God is a God of Judgement.
That’s not a statement we like to hear often. We might get images of pulpit-pounding preachers and people on street corners going on about a God of condemnation. We’re much more comfortable with a God of love, mercy, and peace. We like forgiveness, acceptance, and the welcoming of all people into the family of God.
These two images of God are not foreign to the Bible. Very often people have described the God of the Old Testament and the God of the New Testament in these dualistic terms. In the Old Testament we hear stories of conquest and war, of God wiping out people and punishing them for sin. In the New Testament we read about Jesus’ life and His welcome of the outcast and forgotten, of forgiveness and sacrifice for the sake of love.
But how can these two Testaments be part of the same book? And furthermore, how can these two images of God belong to the same being?
The main problem is that we have divided up the Old and New Testament into separate stories instead of one larger narrative. We have focused on different issues in each part, believing that God has changed, or at least changed His mind from the time before Jesus to the time after.
But one of the essential attributes of God is that God doesn’t change. It’s not like He was a God of anger and is now a God of love. If that were true, what would stop another switch to once again become a God of wrath? I believe that if we look closely, we find that there is actually little difference between God's descriptions in the Old and New Testaments. Let’s just take one dichotomy as an example: judgement and mercy.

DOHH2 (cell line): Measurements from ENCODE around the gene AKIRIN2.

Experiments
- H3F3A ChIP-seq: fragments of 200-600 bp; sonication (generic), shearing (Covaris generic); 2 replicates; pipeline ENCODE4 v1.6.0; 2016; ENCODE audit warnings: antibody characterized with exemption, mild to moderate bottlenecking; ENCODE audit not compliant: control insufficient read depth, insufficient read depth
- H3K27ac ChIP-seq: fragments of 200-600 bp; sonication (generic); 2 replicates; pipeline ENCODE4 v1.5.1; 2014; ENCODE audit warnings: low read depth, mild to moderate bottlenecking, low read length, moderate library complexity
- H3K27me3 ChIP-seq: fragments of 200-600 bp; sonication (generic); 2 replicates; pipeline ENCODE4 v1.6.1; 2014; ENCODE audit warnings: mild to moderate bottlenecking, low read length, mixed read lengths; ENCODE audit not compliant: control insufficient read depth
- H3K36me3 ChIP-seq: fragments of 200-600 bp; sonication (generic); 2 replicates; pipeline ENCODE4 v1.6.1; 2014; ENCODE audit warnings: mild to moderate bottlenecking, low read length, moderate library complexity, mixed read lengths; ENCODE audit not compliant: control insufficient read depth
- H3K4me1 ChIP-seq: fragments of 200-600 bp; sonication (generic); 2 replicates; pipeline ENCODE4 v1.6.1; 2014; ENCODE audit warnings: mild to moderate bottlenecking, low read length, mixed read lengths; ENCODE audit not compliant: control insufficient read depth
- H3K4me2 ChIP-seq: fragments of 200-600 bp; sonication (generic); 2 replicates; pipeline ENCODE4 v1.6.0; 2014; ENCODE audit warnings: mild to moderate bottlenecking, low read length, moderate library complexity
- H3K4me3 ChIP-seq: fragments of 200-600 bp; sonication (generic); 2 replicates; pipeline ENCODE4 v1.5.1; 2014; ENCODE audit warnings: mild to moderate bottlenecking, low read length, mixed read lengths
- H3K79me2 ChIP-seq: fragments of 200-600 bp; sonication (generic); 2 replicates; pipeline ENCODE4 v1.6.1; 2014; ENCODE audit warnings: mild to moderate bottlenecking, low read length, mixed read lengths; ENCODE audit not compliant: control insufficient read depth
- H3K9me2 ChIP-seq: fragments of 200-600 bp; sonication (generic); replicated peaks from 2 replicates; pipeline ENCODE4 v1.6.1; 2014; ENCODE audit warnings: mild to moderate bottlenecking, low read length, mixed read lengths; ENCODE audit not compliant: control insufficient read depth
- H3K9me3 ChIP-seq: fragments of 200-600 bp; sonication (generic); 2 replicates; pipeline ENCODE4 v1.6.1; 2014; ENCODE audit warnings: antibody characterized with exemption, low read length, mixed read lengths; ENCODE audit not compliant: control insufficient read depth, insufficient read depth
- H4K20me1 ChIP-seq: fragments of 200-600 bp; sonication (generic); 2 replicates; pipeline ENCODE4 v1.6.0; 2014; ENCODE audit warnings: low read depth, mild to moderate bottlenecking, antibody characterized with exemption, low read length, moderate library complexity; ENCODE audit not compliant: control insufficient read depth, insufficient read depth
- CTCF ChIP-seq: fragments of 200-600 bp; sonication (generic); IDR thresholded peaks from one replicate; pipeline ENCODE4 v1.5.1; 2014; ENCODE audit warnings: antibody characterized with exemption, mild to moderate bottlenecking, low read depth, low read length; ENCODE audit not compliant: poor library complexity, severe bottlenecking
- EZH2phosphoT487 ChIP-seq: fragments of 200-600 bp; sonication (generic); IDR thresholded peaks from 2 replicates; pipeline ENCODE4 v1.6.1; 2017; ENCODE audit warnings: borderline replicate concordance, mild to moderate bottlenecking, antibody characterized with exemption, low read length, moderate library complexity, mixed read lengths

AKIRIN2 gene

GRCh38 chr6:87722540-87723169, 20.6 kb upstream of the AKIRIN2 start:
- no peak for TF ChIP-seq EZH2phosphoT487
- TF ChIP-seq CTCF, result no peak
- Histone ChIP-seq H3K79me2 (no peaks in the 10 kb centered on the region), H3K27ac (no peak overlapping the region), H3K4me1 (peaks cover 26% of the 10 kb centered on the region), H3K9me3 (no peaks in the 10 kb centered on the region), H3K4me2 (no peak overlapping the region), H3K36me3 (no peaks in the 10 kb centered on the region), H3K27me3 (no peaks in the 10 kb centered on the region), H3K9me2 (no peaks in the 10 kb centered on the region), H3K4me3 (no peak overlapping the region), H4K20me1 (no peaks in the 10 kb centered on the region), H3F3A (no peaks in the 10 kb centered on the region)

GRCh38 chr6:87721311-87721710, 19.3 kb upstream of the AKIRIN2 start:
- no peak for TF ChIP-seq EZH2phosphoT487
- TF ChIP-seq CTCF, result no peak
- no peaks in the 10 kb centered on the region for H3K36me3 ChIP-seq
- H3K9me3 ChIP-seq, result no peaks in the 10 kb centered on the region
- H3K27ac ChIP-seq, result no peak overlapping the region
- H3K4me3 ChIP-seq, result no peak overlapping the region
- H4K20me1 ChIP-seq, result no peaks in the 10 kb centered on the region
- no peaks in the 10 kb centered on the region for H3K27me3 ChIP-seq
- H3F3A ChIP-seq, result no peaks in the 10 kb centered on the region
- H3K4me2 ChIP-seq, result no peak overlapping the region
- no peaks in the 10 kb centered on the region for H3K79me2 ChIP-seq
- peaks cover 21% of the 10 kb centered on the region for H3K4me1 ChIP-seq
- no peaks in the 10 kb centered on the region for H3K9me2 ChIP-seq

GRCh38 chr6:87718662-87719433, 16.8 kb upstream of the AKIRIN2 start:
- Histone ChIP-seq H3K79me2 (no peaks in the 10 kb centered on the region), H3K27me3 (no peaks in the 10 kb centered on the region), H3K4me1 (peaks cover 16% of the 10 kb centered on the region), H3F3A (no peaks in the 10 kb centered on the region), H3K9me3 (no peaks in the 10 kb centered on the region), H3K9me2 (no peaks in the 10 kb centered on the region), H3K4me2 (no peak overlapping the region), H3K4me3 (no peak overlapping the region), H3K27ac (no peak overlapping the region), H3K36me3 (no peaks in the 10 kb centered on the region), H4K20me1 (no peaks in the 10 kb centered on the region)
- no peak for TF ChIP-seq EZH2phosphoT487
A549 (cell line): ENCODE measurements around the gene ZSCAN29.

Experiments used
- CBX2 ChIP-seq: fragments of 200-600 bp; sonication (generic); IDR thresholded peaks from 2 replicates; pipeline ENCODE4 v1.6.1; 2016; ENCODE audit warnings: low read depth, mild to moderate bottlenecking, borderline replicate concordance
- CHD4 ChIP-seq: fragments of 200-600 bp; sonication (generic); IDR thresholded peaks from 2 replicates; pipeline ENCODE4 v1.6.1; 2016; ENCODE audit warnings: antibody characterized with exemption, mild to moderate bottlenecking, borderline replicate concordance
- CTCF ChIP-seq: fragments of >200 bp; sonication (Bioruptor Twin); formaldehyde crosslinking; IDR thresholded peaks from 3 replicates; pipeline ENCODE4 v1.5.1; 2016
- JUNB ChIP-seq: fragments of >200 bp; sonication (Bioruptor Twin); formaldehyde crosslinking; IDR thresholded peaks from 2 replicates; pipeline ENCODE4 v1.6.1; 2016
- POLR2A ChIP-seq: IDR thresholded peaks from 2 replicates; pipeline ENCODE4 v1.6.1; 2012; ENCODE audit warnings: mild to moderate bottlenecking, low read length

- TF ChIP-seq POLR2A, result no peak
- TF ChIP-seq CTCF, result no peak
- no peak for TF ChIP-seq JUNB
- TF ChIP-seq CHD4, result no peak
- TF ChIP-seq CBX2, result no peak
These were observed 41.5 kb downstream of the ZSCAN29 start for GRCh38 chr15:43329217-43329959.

There’s no doubt that there are explicit texts in the Old Testament that speak of God’s judgement against people, their actions, and the directions they chose to go. God had a plan and design for the world, and when humanity chose to follow themselves and other gods, God did not approve. The way people chose to go led to oppression, greed, senseless passion, and the destruction of people. But God’s plan leads to life.
God doesn’t sit idly by, allowing the world to destroy itself (although we sometimes wonder if He does). From Abraham on, we read of a concrete plan for God to bring life and healing to the whole world. Through God’s own actions or those He commissions, sometimes people died. Sometimes whole people groups were killed. Some cities were destroyed, some people groups were sent into exile. And although this is troubling, it’s far more troubling for us than it was for them at the time.
As an almost counter-image, we see the God of the New Testament as one of mercy. It’s true that stories of love and forgiveness abound. Jesus, the incarnation of God, goes to those who have been excluded by the religious institutions of first-century Israel and shows them that God forgives and accepts them. He commands us not to judge each other but to love (even our enemies). The church is tasked with taking care of the poor, the orphans, and the widows, with being an alternative community wherein neither biological, social, or political barriers matter.